Jan. 26 at 1:56pm
Inevitably, at some point during my Ethics courses, a student will raise the question, "So, who decides what is right and what is wrong?" Having grown up in the modern world, they're all-too aware that there are many different and opposing views about every ethical issue under sun. They also know that philosophers throughout history have disagreed. So when they hear me defend the objectivity of moral truth, they naturally wonder "Whose truth? Who gets to decide what is objectively true?"
A first answer
My first answer to this question is generally to point out that it is badly formulated. It is a loaded question, because it assumes the point at issue. It takes for granted that moral norms are the result of a decision. In reality, no one decides what is right and wrong. Rather, we discover it. We find it in experience. (In a similar way, no one decided that the earth was round. The fact was gradually discovered and confirmed by various observations.)
But that answer by itself doesn't fully satisfy, because it doesn't really get at the underlying question these students have, which I think has at least two aspects.
A second answer
To the first of these questions there is no easy answer. The fact is that, in the end, after thinking things through and taking various opinions into account, each of us must make up his own mind—not, of course, by deciding which answer we like best, but by judging which is true and right, and then freely conforming ourselves to it.
This is not easy, first, because truth is sometimes hard to find. But, more importantly, because it means taking responsibility, which is typically something we don't like to do. It's "safer" and more comfortable to go with what others decide, or to rely on what most people (in my circle) think. Making my own judgments requires not only intelligent inquiry, but also moral maturity and moral strength.
In light of this, we can see that the question "Who decides?" can be motivated by a kind of laziness masquerading as sophistication. It functions, at least partially, and perhaps unconsciously, as an excuse for evading responsibilty. For analogous reasons, skepticism has sometimes been called an infirmity of the mind. It is not so much an intellectual position, as a failure to hold on to what one knows (or should know) is true.
A third answer
What about the problem of "imposing morality" on others? This aspect of the question is essentially a political one. Because "no man is an island," even in a pluralist society like our own, there must be some agreed upon moral standards. Who decides, then, and how, what those standards are going to be?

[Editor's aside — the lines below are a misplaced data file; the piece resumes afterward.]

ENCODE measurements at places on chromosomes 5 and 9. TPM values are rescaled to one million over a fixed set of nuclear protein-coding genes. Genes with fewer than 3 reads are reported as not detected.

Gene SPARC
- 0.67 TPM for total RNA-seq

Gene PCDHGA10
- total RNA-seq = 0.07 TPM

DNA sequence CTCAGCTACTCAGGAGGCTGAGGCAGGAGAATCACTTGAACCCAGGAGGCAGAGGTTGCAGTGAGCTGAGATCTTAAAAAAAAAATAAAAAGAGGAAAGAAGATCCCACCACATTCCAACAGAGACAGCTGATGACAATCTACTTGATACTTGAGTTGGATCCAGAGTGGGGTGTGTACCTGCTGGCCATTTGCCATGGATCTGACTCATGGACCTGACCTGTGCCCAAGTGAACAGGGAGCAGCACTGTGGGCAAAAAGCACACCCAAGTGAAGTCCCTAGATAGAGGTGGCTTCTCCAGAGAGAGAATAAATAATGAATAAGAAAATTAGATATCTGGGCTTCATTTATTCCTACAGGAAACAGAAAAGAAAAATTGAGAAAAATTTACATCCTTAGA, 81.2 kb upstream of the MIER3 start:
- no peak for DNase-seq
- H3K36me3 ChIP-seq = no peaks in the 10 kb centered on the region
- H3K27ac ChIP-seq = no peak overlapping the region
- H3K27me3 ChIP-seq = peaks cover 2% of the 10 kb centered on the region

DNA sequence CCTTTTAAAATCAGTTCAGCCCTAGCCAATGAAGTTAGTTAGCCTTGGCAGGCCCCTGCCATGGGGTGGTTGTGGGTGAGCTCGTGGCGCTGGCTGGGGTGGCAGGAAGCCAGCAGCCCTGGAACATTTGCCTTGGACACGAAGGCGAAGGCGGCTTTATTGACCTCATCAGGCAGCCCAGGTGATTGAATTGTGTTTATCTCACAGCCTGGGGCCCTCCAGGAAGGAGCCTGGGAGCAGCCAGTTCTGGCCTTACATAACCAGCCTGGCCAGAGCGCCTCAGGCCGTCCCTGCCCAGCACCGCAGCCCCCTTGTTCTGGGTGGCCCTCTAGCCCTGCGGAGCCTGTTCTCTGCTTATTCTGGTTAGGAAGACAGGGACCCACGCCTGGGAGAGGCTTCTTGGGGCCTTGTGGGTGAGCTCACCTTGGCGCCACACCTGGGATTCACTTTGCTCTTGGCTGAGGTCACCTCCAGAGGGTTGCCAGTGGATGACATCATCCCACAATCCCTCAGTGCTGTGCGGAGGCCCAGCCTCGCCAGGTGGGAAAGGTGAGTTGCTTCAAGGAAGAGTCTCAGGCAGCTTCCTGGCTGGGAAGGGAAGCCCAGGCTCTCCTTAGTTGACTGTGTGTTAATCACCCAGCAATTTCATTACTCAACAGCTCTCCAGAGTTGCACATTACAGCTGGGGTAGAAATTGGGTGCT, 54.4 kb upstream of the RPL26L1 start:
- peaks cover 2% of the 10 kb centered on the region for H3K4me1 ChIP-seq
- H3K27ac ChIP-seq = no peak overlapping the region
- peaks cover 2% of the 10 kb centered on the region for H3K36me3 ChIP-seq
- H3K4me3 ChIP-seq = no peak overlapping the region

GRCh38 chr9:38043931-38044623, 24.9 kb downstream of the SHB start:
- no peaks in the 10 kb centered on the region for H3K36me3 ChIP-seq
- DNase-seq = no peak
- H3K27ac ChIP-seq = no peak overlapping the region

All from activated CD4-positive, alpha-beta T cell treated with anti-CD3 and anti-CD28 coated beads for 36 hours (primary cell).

I don't have a well-thought out or thorough answer to that question. One hope I have in writing this, is that readers will offer their own thoughts. But one thing seem pretty clear to me. Ideally, every society would have a broad consensus about the moral standards to be upheld by law and custom. And such a consensus can be real and sustainable only if it is based on persuasion and on deeply held, shared values, rather than on force, coercion, manipulation, mere majority rule, or other things of that nature. A vigorous, serious, honest, and ongoing public debate on fundamental questions is therefore indispensible.
Secondly, I more and more think that America has gone overboard in celebrating the "right" (which, so interpreted, is not a real right) of everyone to live the lifestyle he or she chooses, regardless of social consequences. The question "Who decides?" has been answered by saying "Everybody decides for himself," with too little regard for the fact that we can't live absent general norms and values that must be decided by the community as a whole. Without those, there can be no real community, only a collection of individuals continually at odds with one another.
Here, too, we have to do with a shirking of responsibility. But it in this case it is a communal responsibility. A political community owes it to itself, and to its members, especially the more vulnerable ones, to formulate and nourish some kind of shared and true vision of a common good. Can we not agree, for instance, to rein in the spread of pornography? Or of extremely violent computer games? Not to do so out of respect for freedom of speech, or because it would be an imposition of our values on others who don't share them, seems to me a very lame excuse.
Anyway. Do you, dear reader, have any thoughts? Have I left out something important? Are there better or other good answers to that frequently repeated question: "Who decides?" If so, let's hear them.